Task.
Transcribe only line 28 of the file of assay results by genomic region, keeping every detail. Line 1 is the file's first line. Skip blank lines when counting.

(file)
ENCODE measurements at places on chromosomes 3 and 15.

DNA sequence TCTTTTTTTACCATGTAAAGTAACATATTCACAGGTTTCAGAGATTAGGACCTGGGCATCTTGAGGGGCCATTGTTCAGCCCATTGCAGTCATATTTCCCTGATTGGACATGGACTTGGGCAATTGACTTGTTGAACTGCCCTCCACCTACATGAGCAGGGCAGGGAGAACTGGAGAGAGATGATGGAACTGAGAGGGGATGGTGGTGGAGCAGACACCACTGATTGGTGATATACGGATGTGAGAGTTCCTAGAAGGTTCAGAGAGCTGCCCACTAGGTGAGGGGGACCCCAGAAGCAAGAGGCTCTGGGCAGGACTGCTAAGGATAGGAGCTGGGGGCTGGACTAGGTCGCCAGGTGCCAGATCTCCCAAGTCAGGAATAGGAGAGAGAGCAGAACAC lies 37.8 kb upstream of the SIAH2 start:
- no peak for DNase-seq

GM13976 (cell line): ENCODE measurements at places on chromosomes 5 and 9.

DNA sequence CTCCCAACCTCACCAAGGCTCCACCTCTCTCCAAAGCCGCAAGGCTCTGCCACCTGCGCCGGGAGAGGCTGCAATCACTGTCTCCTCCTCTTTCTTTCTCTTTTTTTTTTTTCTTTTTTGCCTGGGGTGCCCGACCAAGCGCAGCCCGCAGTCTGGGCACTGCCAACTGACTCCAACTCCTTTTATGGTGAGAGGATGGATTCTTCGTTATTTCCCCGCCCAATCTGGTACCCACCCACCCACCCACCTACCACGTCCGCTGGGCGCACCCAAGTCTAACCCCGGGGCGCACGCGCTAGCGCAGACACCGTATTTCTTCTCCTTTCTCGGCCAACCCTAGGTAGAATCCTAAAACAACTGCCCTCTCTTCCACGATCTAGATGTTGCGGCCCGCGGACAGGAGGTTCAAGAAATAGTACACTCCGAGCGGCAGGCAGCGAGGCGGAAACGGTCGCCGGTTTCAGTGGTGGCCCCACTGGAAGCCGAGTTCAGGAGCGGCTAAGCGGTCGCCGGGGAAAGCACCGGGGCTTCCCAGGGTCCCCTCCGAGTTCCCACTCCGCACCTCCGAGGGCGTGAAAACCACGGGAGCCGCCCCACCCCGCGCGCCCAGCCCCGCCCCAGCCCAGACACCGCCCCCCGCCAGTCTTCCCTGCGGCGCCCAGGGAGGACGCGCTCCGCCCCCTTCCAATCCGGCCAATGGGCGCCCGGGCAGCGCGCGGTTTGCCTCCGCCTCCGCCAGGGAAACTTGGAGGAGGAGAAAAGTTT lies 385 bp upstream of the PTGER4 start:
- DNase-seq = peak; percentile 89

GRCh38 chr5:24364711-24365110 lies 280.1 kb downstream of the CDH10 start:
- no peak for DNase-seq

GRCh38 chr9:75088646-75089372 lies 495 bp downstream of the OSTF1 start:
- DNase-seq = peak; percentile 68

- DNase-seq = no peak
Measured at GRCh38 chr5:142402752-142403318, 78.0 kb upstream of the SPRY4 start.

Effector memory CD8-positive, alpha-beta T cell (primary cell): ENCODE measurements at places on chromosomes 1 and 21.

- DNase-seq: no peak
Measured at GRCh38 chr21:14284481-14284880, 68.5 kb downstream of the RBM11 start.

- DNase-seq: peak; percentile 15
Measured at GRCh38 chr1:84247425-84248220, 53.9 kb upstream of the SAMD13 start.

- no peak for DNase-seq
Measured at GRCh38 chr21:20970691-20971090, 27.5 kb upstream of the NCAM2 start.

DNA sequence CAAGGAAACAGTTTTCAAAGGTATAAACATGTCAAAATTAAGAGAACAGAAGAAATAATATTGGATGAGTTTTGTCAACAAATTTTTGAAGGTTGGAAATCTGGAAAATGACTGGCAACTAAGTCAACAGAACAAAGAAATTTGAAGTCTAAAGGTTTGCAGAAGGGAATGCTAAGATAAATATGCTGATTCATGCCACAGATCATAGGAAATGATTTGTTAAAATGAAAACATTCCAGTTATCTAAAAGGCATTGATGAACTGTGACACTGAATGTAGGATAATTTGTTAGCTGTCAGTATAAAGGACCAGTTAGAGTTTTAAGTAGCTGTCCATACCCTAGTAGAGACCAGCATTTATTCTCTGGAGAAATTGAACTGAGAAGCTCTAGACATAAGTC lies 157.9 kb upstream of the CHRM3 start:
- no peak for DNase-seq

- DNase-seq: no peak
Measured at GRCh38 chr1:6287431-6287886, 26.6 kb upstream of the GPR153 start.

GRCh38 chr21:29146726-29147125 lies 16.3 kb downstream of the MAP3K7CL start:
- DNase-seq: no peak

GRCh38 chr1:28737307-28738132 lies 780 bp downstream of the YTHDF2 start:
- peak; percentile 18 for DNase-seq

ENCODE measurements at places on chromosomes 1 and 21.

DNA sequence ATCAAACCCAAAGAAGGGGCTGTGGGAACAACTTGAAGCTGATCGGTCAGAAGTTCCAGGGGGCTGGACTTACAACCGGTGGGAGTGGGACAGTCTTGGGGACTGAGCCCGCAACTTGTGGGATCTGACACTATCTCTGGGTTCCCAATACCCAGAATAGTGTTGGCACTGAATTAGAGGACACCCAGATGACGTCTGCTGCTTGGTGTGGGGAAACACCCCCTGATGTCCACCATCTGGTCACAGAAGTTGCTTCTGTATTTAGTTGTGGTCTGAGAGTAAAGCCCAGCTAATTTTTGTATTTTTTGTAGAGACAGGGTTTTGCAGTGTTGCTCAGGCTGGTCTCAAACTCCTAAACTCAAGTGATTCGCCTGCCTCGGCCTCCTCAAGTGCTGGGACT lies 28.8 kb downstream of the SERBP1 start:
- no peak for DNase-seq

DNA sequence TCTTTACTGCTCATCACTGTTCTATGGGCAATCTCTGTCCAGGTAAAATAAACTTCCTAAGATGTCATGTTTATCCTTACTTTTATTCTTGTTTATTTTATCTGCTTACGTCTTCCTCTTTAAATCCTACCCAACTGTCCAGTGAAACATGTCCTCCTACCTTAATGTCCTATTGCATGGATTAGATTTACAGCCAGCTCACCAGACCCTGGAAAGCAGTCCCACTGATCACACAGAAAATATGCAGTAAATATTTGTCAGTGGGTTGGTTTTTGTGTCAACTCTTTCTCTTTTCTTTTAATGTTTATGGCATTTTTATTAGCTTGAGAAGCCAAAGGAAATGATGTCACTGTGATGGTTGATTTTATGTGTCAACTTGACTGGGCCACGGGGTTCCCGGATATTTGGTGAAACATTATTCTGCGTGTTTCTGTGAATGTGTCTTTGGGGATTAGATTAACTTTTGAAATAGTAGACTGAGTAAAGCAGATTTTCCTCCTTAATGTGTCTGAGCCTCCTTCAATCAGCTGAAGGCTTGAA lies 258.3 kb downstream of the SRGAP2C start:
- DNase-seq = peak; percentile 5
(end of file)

ENCODE measurements at places on chromosomes 1 and 21.